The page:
My other concern is the reserves, and here I admit that I speak as an Inspector General of the Territorial Army of 25 years ago. While conscious of the enormous contribution that the reserves have made to the hectic operational years, you cannot expect employers to go on releasing people without proper reward. You must also pay the volunteers sufficiently well to encourage them to turn out. There is another dimension to the reserves, which I am afraid receives less than due recognition, which is the representation of the Armed Forces throughout the United Kingdom now that they have been withdrawn from so many places. The whole reserves issue should be re-looked at in the context of SDSR 2015 and Future Force 2020, to confirm that plans exist to expand important requirements such as medical and cyber, identified in what I hope will be a better analysis of national security needs than was carried out in 2010.

Apart from Army 2020, I have one other plea on behalf of the Army. I well remember pleading with my military masters for a period of stability for my battalion, which I took to Gibraltar after two years on operations in Londonderry, a six-month unaccompanied tour in Belize, and a hectic six months during which we had to provide a national shooting team and train for a subsequent four unaccompanied months in Belfast. Having been able to catch our breath, get some basic skills training and allow children under four to have their fathers at home for Christmas for the first time in their lives, a rejuvenated battalion was able to deploy straight to South Armagh. The Army has had far worse than that, having been involved in continuous operations in Iraq, Afghanistan and elsewhere for more than 10 years, with the result that national defence skills, including essentials such as all-arms training, are almost non-existent. The Army badly needs a period of stability, during which it can become accustomed to its Army 2020 posture, including the linkage between certain formations and certain parts of the world, which is resulting in 4 Brigade, with its Middle East responsibilities, training troops from Libya and Egypt.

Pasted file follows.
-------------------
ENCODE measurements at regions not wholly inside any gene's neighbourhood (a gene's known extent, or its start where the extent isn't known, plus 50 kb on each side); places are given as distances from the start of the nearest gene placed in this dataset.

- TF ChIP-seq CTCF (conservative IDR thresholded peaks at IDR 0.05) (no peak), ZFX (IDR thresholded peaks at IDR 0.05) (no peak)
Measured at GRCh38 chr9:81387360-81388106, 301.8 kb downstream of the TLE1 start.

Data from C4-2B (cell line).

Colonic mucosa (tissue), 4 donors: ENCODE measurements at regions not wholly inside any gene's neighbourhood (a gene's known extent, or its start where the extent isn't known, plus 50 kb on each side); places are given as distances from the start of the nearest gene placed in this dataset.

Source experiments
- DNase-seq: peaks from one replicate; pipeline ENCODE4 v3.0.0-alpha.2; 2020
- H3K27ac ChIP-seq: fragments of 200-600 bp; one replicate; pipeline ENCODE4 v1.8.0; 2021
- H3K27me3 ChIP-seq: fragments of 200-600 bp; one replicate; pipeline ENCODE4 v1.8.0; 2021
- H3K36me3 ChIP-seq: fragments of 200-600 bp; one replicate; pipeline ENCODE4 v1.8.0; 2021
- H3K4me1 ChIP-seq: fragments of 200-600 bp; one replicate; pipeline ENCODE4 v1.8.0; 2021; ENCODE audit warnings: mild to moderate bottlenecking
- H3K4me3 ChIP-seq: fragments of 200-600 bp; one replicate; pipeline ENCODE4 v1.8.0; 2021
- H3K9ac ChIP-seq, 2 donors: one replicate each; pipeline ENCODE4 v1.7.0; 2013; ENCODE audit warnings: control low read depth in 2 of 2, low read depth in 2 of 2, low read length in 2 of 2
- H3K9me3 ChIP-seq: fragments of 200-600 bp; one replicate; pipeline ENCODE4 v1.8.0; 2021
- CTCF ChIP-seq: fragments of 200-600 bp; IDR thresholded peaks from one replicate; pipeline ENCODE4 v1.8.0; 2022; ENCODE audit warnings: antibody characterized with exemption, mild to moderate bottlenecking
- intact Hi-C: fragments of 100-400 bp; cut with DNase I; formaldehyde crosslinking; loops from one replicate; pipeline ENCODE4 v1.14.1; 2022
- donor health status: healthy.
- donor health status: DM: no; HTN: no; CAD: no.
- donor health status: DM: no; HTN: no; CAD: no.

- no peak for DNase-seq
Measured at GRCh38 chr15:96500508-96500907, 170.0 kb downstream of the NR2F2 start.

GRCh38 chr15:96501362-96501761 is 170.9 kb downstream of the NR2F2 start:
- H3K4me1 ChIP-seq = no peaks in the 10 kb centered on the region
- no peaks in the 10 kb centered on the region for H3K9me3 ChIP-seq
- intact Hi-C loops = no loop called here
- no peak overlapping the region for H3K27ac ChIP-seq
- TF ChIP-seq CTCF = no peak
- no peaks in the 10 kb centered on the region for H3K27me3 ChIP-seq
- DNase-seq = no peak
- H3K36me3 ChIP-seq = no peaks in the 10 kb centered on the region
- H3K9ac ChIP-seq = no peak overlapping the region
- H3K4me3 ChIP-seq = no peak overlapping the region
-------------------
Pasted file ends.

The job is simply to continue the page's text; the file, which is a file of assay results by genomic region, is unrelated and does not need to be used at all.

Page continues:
The Ministry of Defence failed to communicate the rationale and strategy behind Army 2020 to the Army, the wider Armed Forces, Parliament and the public—the Government are saying that it has to work and there is no plan B. The Government owe it both to the nation and the Army to ensure that Army 2020 works. If the situation changes, they must be prepared to respond decisively by providing additional resources in order to guarantee the nation’s security. I therefore ask the Minister whether the Ministry of Defence accepts the Defence Committee’s request that the Government provide regular updates to Parliament on progress of all aspects of the Army 2020 plan, the first of which would be laid before Parliament in January 2015 to allow consideration and debate before the 2015 general election and the SDSR, and regular debates thereafter.

Lord Lee of Trafford (Liberal Democrat)
My Lords, when one is the 20th speaker, as I am, in this sort of debate, most of the major themes have been covered. In my short contribution I will therefore put a number of questions to the Minister.